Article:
It is made from leaves that are smoked over pine fires, which gives the tea its distinctive flavor. A well-known example of Lapsang souchong is Tarry Souchong, which has a strong, smoky flavor with hints of pine and spices.
China is known as the birthplace of tea and has a rich history of cultivating and enjoying the beverage. From the refreshing and delicate flavors of green tea to the bold and earthy notes of pu'er, Chinese tea is incredibly diverse and offers something for every palate. In this guide, we will explore the different types of Chinese tea and traditional methods of preparation. Whether you are a seasoned tea connoisseur or just starting to discover the world of tea, this guide will provide a comprehensive introduction to the rich cultural tradition of Chinese tea.
White tea is the least processed of all teas and is made from the delicate young leaves and buds of the tea plant. It is known for its light, sweet flavor and subtle aromas. Silver Needle, a type of white tea, is especially popular because of its light, floral flavor and the fact that it is crafted from the soft, downy buds of the tea plant.
Black tea is fully fermented and has a bold, robust flavor. It is the most common type of tea in the Western world and is often served with milk and sugar. One popular example of black tea is Keemun, which is grown in the Anhui province of China and has a smooth, slightly sweet flavor with notes of pine and fruit.
Oolong tea is partially fermented, giving it a flavor that is somewhere between black and green tea. It is known for its complex, layered flavors and aromas, which can range from fruity and floral to nutty and woody. The best representation of this category is Tieguanyin, which is grown in the Fujian province of China and has a smooth, slightly sweet flavor with hints of flowers and fruit.
Yellow tea is a rare and little-known type of tea that is similar to green tea but with a more subtle flavor and aroma. It is made from the same tea plants as green tea, but the leaves are allowed to yellow and oxidize slightly before they are fired, which gives the tea its unique color and flavor. The rarest of these teas is Junshan Yinzhen, which is produced on Junshan Island in Hunan Province. The tea is popular due to its sweet, floral flavor with hints of honey and apricot.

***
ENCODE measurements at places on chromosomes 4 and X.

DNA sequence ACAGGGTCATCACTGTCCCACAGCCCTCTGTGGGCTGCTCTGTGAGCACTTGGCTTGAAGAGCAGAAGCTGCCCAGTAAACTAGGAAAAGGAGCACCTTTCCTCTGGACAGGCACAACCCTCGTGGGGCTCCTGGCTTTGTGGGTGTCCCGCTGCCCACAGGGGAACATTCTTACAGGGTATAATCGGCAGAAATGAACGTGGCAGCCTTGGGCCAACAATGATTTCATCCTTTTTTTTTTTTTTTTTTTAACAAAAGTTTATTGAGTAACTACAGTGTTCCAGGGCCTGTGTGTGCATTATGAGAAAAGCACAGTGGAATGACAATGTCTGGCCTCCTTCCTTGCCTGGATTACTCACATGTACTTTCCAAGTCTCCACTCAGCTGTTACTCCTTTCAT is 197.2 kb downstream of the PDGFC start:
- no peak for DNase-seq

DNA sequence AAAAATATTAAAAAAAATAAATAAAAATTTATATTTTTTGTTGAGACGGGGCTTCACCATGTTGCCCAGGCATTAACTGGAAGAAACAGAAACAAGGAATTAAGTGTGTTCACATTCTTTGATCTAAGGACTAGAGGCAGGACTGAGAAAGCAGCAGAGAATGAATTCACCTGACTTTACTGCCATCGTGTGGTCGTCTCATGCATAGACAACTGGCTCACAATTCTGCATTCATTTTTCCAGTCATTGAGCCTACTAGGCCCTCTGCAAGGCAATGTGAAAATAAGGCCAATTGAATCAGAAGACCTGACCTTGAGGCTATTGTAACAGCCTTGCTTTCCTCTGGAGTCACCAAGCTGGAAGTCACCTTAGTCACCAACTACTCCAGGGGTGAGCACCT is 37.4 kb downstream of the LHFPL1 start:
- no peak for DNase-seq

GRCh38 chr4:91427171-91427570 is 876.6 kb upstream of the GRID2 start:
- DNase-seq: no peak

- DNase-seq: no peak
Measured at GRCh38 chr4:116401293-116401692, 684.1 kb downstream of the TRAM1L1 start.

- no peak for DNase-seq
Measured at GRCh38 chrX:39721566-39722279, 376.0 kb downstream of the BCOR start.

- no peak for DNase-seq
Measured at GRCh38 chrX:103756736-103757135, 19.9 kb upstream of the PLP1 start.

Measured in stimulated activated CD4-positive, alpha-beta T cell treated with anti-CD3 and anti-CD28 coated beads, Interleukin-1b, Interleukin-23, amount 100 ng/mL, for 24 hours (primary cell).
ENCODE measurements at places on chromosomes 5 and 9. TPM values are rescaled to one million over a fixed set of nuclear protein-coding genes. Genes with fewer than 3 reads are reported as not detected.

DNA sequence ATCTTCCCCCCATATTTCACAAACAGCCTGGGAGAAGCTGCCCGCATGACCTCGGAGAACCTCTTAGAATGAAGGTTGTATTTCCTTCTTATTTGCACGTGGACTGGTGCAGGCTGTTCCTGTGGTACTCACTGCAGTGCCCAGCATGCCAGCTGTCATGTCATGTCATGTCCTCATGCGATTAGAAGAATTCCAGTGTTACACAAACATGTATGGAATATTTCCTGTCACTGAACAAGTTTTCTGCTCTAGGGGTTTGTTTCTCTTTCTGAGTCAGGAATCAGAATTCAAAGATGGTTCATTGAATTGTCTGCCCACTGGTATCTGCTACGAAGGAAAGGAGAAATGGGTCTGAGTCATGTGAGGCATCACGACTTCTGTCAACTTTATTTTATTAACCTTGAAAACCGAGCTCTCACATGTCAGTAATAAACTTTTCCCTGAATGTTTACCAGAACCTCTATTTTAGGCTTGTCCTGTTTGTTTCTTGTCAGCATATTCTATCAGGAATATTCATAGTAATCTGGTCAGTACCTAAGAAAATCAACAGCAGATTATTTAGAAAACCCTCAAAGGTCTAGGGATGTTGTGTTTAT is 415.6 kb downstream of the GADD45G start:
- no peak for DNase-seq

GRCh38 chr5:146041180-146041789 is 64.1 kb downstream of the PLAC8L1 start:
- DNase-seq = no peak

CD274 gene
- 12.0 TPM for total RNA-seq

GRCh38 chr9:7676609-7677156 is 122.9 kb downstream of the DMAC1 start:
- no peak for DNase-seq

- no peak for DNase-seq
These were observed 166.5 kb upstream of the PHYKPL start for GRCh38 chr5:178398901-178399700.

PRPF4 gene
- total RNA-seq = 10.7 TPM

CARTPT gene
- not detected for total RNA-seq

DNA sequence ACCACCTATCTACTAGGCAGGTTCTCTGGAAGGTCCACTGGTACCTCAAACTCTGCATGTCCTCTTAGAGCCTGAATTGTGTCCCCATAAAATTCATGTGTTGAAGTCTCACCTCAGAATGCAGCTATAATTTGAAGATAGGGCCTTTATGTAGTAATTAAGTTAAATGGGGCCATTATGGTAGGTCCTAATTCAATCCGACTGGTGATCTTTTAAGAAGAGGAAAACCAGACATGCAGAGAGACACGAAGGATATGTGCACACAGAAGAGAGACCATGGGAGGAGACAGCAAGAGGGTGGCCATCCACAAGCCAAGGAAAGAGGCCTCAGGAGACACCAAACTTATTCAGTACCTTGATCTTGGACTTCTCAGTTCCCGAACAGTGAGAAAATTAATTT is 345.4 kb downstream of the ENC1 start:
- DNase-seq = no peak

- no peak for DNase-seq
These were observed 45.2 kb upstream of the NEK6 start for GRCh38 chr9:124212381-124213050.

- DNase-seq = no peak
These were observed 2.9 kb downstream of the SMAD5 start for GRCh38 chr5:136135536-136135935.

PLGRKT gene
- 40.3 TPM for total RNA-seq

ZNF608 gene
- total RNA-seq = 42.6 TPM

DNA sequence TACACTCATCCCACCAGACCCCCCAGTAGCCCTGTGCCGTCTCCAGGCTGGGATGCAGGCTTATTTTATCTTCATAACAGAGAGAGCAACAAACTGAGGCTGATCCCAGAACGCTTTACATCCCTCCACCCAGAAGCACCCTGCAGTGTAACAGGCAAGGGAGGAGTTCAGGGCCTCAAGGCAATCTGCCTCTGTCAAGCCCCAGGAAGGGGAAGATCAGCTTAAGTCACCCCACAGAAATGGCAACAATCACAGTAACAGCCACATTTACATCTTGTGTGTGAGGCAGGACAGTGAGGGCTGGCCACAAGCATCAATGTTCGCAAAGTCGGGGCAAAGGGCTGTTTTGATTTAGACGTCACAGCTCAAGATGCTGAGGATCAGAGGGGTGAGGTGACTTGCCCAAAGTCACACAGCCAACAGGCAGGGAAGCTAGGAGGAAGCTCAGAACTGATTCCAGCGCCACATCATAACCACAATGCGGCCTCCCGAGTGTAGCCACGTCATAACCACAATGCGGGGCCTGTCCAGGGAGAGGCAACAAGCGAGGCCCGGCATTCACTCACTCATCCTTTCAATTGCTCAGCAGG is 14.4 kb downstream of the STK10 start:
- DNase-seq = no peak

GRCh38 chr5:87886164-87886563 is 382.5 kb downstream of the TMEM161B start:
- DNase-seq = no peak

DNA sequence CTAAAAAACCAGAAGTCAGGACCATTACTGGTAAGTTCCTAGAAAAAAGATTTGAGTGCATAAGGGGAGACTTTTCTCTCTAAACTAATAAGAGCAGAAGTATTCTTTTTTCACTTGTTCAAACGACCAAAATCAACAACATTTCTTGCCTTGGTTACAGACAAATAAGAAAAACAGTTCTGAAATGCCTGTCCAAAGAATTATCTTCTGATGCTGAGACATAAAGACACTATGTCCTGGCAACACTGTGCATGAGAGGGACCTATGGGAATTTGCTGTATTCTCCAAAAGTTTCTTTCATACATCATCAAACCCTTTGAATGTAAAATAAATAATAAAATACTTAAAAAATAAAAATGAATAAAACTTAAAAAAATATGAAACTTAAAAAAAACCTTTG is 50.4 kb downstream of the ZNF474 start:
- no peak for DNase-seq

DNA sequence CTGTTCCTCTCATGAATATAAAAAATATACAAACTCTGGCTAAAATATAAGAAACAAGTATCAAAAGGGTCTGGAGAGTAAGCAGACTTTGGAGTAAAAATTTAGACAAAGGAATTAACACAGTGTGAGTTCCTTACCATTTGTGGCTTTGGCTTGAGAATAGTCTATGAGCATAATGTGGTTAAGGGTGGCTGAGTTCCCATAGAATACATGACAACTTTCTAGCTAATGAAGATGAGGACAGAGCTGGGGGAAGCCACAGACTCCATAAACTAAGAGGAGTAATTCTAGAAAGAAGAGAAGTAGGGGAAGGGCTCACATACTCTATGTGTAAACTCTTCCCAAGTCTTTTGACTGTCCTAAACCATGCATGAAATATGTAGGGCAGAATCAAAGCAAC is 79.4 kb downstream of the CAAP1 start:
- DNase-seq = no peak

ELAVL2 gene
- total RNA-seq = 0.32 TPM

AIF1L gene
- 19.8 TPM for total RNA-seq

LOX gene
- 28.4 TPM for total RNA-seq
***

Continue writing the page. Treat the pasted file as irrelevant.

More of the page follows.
Green tea is the most popular type of tea in China and is known for its refreshing, grassy flavor and high levels of antioxidants. It is made from the unfermented leaves of the tea plant and is often enjoyed in its natural state without milk or sugar. One popular example of green tea is Longjing, also known as Dragonwell, which is grown in the Zhejiang province and has a sweet, nutty flavor with a delicate aroma.
Dark tea, also known as post-fermented tea, is a type of tea that undergoes a process of microbial fermentation after it is dried and rolled. This process gives dark tea a unique flavor and aroma and also helps preserve the tea for long periods of time. A widely recognized variety of dark tea is Sichuan dark tea, a type of dark tea that is grown in the Sichuan province of China and known for its strong, earthy flavor and dark color.
Pu-erh tea is a type of fermented tea that is made from the leaves of the tea plant and is known for its rich, earthy flavor and dark color. It is often aged for many years, which gives it a smooth, mellow flavor. Pu-erh from the Yunnan region is considered a top pick in this category, famous the world over for its bold, earthy flavor with hints of chocolate and nuts.
Lapsang souchong is a type of black tea that is grown in the Fujian province of China and is known for its strong, smoky flavor. It is made from leaves that are smoked over pine fires, which gives the tea its distinctive flavor. A well-known example of Lapsang souchong is Tarry Souchong, which has a strong, smoky flavor with hints of pine and spices.
There are several methods with regard to how these teas may be prepared, the most popular of the lot being "Gongfu cha," which involves using a small teapot and cups to brew the tea. The tea leaves are placed in the pot, and hot water is added, allowing the tea to steep for a few minutes before being poured into the cups. The process is repeated several times, with the steeping time increasing slightly with each infusion.
The exactness of the method employed depends on the tea that is used, with variables such as steep time and water temperature adjusted depending on the tea that is used for brewing.